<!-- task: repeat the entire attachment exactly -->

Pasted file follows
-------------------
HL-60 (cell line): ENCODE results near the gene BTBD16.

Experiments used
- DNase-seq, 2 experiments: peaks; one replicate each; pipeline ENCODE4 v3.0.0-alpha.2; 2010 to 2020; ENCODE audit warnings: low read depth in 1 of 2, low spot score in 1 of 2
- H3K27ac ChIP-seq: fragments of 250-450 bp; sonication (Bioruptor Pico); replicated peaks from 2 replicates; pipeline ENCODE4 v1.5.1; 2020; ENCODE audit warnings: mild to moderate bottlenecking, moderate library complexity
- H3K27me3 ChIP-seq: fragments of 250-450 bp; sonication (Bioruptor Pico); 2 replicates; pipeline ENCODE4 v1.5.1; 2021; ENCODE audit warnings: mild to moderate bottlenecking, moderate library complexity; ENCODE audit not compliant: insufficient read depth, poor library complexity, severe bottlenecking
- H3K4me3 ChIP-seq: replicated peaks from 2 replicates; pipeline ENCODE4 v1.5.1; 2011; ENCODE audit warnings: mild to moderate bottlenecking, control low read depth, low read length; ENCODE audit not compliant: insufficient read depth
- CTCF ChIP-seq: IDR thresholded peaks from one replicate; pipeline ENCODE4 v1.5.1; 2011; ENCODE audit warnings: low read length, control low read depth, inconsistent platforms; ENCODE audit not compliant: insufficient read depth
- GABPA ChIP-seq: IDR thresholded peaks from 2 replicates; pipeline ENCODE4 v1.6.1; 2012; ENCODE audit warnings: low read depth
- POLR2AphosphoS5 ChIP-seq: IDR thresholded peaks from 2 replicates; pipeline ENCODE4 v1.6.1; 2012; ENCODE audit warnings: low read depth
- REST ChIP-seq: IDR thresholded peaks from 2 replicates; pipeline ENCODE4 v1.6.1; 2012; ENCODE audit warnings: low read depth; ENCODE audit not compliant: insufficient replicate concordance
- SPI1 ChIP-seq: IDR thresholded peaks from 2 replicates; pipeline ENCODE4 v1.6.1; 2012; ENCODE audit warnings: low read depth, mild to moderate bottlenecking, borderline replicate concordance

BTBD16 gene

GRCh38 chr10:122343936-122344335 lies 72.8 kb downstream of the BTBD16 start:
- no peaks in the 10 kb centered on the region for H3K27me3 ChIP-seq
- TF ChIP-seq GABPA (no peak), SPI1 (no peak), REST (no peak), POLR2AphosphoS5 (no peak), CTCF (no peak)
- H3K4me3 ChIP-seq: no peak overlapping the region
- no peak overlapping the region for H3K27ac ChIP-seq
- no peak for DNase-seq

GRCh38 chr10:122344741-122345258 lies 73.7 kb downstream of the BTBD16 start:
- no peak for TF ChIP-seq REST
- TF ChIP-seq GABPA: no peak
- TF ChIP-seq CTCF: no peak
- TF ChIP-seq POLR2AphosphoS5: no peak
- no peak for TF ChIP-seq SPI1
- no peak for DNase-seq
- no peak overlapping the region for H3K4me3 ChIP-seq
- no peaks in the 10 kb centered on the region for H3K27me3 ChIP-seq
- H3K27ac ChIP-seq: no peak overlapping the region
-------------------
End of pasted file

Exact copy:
HL-60 (cell line): ENCODE results near the gene BTBD16.

Experiments used
- DNase-seq, 2 experiments: peaks; one replicate each; pipeline ENCODE4 v3.0.0-alpha.2; 2010 to 2020; ENCODE audit warnings: low read depth in 1 of 2, low spot score in 1 of 2
- H3K27ac ChIP-seq: fragments of 250-450 bp; sonication (Bioruptor Pico); replicated peaks from 2 replicates; pipeline ENCODE4 v1.5.1; 2020; ENCODE audit warnings: mild to moderate bottlenecking, moderate library complexity
- H3K27me3 ChIP-seq: fragments of 250-450 bp; sonication (Bioruptor Pico); 2 replicates; pipeline ENCODE4 v1.5.1; 2021; ENCODE audit warnings: mild to moderate bottlenecking, moderate library complexity; ENCODE audit not compliant: insufficient read depth, poor library complexity, severe bottlenecking
- H3K4me3 ChIP-seq: replicated peaks from 2 replicates; pipeline ENCODE4 v1.5.1; 2011; ENCODE audit warnings: mild to moderate bottlenecking, control low read depth, low read length; ENCODE audit not compliant: insufficient read depth
- CTCF ChIP-seq: IDR thresholded peaks from one replicate; pipeline ENCODE4 v1.5.1; 2011; ENCODE audit warnings: low read length, control low read depth, inconsistent platforms; ENCODE audit not compliant: insufficient read depth
- GABPA ChIP-seq: IDR thresholded peaks from 2 replicates; pipeline ENCODE4 v1.6.1; 2012; ENCODE audit warnings: low read depth
- POLR2AphosphoS5 ChIP-seq: IDR thresholded peaks from 2 replicates; pipeline ENCODE4 v1.6.1; 2012; ENCODE audit warnings: low read depth
- REST ChIP-seq: IDR thresholded peaks from 2 replicates; pipeline ENCODE4 v1.6.1; 2012; ENCODE audit warnings: low read depth; ENCODE audit not compliant: insufficient replicate concordance
- SPI1 ChIP-seq: IDR thresholded peaks from 2 replicates; pipeline ENCODE4 v1.6.1; 2012; ENCODE audit warnings: low read depth, mild to moderate bottlenecking, borderline replicate concordance

BTBD16 gene

GRCh38 chr10:122343936-122344335 lies 72.8 kb downstream of the BTBD16 start:
- no peaks in the 10 kb centered on the region for H3K27me3 ChIP-seq
- TF ChIP-seq GABPA (no peak), SPI1 (no peak), REST (no peak), POLR2AphosphoS5 (no peak), CTCF (no peak)
- H3K4me3 ChIP-seq: no peak overlapping the region
- no peak overlapping the region for H3K27ac ChIP-seq
- no peak for DNase-seq

GRCh38 chr10:122344741-122345258 lies 73.7 kb downstream of the BTBD16 start:
- no peak for TF ChIP-seq REST
- TF ChIP-seq GABPA: no peak
- TF ChIP-seq CTCF: no peak
- TF ChIP-seq POLR2AphosphoS5: no peak
- no peak for TF ChIP-seq SPI1
- no peak for DNase-seq
- no peak overlapping the region for H3K4me3 ChIP-seq
- no peaks in the 10 kb centered on the region for H3K27me3 ChIP-seq
- H3K27ac ChIP-seq: no peak overlapping the region